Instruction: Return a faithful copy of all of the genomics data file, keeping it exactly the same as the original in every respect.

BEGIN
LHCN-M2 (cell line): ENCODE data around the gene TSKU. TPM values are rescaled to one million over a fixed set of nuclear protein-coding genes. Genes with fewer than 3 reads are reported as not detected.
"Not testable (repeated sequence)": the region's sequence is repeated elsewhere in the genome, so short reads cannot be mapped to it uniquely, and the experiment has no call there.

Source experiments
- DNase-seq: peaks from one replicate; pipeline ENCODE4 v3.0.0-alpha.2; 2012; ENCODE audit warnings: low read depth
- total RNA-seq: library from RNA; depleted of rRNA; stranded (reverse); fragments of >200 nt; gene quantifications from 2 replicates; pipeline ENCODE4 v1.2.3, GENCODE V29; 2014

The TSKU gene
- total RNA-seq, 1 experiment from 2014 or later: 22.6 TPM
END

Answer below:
LHCN-M2 (cell line): ENCODE data around the gene TSKU. TPM values are rescaled to one million over a fixed set of nuclear protein-coding genes. Genes with fewer than 3 reads are reported as not detected.
"Not testable (repeated sequence)": the region's sequence is repeated elsewhere in the genome, so short reads cannot be mapped to it uniquely, and the experiment has no call there.

Source experiments
- DNase-seq: peaks from one replicate; pipeline ENCODE4 v3.0.0-alpha.2; 2012; ENCODE audit warnings: low read depth
- total RNA-seq: library from RNA; depleted of rRNA; stranded (reverse); fragments of >200 nt; gene quantifications from 2 replicates; pipeline ENCODE4 v1.2.3, GENCODE V29; 2014

The TSKU gene
- total RNA-seq, 1 experiment from 2014 or later: 22.6 TPM